Mogul under pressure to sell assets

A tycoon whose holdings include a newspaper critical of the Kremlin says he wants to sell his Russian assets because of pressure from the security services.

Alexander Lebedev's net worth is estimated by Forbes to be £715.9 million.

He made his money in the banking industry and owns a stake in Russian flag carrier Aeroflot as well as his own Red Wings airline. He also finances paper Novaya Gazeta, which is fiercely critical of the Kremlin, and two British newspapers - the Independent and the Evening Standard.

Lebedev said on his blog that corruption investigations by Novaya Gazeta were the reason behind the Russian Federal Security Service's pressure on him. But he declined to blame Russian President Vladimir Putin, saying he believed the Kremlin was not involved in attacking him. "For the past three years my business has been deliberately and continuously destroyed by Division K of the Federal Security Service's economic security department," Mr Lebedev said on his blog. "Haunting and pressure has targeted not only me and workers of my companies, but my family members as well."

He said the main reason behind the Russian Federal Security Service's pressure on him was investigations by the Novaya Gazeta, alleging that some of its officers were involved in corruption. Lebedev and former Soviet leader Mikhail Gorbachev own a 49% stake in the newspaper, while the remaining shares are controlled by Novaya's staffers.

The Novaya Gazeta's relentless criticism of the Kremlin and its investigations into official corruption have put many of its journalists under fire. Four of its reporters have been killed since 2000, including Anna Politkovskaya, a fierce critic of the Kremlin and its policies in Chechnya who was gunned down in the lift of her Moscow apartment building in 2006. Others have been harassed and attacked.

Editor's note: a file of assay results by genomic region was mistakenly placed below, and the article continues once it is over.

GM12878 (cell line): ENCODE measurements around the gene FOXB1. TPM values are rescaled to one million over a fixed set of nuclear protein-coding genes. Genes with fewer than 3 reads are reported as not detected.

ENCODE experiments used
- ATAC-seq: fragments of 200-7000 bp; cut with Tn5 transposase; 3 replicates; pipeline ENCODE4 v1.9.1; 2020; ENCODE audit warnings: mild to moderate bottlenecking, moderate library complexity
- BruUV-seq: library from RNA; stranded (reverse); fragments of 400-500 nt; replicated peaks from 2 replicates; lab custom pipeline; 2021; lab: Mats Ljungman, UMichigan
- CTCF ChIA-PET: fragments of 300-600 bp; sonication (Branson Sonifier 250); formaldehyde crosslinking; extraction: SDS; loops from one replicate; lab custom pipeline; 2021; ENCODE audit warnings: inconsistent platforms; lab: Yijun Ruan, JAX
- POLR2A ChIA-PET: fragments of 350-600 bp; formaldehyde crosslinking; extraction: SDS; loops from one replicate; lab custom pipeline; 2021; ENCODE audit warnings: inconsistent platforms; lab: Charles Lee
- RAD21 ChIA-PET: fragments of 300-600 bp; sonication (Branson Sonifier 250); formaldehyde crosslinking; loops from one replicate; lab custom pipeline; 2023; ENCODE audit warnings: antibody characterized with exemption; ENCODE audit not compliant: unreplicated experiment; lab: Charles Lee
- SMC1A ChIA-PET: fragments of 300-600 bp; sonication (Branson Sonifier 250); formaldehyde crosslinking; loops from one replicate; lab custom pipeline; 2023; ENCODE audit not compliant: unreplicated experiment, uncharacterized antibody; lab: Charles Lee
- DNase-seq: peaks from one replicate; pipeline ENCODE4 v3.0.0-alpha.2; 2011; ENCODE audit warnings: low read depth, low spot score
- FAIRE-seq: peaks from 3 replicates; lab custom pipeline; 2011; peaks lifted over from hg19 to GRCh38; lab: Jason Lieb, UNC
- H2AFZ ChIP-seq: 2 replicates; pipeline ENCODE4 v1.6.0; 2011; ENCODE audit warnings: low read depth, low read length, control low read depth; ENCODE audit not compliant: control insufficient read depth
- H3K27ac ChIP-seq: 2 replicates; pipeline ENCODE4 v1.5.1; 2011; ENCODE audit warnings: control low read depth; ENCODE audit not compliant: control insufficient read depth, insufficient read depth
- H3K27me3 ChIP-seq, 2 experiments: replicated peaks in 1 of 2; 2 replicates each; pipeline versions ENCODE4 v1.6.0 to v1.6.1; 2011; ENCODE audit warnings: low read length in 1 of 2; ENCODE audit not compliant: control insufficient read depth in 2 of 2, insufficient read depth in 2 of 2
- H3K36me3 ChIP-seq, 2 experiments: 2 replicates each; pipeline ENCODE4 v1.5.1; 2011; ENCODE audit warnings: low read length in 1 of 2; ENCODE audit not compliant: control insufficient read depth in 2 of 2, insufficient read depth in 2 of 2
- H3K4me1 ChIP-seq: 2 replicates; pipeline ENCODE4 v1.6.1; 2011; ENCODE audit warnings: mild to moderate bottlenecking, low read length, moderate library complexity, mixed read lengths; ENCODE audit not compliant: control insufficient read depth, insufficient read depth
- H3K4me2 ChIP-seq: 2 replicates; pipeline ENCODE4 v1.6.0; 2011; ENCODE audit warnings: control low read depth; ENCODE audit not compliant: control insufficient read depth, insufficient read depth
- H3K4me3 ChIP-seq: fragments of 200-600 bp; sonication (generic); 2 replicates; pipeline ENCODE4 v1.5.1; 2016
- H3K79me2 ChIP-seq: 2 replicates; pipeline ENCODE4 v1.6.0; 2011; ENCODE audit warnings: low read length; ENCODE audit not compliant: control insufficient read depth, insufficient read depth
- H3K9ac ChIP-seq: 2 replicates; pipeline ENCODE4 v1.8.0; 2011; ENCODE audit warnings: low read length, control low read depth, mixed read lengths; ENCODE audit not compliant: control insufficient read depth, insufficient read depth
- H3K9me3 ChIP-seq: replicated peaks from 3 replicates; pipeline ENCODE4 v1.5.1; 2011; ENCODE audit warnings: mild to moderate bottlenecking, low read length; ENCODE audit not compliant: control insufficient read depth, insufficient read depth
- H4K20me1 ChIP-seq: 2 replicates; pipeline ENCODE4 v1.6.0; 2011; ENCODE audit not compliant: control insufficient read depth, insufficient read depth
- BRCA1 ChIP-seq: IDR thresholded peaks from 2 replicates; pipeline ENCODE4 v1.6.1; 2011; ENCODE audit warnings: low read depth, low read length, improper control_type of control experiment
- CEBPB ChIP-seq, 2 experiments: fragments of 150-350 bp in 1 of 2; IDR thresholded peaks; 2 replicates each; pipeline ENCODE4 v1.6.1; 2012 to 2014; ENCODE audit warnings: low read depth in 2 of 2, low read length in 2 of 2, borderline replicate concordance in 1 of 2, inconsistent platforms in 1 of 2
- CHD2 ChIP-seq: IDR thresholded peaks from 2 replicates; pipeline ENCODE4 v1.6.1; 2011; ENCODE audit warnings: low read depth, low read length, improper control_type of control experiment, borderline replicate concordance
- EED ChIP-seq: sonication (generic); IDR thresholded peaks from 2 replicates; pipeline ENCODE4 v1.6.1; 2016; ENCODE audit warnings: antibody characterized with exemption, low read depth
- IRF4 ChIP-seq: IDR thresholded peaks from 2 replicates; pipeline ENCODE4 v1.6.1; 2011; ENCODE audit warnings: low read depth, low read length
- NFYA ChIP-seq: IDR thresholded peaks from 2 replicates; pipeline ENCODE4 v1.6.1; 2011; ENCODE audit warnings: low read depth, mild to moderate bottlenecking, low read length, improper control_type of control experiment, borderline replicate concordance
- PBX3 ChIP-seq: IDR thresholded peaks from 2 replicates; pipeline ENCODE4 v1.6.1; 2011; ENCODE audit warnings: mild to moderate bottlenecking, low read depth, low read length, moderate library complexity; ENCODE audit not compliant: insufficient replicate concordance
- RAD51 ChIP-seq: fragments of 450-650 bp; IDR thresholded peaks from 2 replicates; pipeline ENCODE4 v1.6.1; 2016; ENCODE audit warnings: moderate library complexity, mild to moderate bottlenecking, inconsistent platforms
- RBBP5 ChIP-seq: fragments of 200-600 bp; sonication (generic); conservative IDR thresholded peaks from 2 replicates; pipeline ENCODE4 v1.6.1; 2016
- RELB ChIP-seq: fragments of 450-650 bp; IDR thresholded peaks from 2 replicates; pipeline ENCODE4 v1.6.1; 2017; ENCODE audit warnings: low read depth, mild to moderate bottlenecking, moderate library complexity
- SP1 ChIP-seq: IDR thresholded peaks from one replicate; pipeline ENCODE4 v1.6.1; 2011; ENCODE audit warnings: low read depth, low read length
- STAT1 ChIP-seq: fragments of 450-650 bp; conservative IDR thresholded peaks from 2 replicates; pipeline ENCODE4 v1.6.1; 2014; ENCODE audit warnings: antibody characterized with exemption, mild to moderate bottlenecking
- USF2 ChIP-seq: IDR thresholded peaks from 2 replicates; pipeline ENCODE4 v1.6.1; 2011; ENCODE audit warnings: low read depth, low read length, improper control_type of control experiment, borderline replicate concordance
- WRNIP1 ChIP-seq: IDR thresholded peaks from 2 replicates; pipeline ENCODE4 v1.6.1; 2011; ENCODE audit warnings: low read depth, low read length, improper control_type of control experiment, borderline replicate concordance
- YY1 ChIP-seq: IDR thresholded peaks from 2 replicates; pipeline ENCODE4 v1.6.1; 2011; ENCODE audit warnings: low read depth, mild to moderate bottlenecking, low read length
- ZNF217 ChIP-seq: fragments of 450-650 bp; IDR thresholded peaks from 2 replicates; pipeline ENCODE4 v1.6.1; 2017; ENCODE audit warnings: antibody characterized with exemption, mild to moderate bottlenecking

Mr Lebedev said on Ekho Moskvy radio that he may hand over some of his assets to Novaya so that the newspaper may continue operation, because he no longer has no cash to keep funding it. He has also supported Alexei Navalny, a charismatic anti-corruption crusader and blogger who was a key driving force against massive protests in the past winter against Mr Putin's rule.

Earlier this week, Mr Navalny was charged with theft amid a widening crackdown on dissent that followed Mr Putin's re-election to a third term in March. He may face 10 years in prison if convicted.

Mr Lebedev, a KGB veteran like Mr Putin, has avoided blaming the president for his woes. He said that security officers targeted him because he was the "main sponsor of the opposition", but dismissed that claim as "utter rubbish". He added, however, that he had expected the Kremlin to intervene to stop attacks on him.

Mr Lebedev has made his money in the banking industry and owns the National Reserve Bank. He also has a stake in Russian flag carrier Aeroflot and owns Red Wings airline and other assets. He said that it would be hard for him to sell his assets because the security services would discourage any potential buyers. He said he had no intention of leaving Russia, adding that he would try to take a more active role in politics.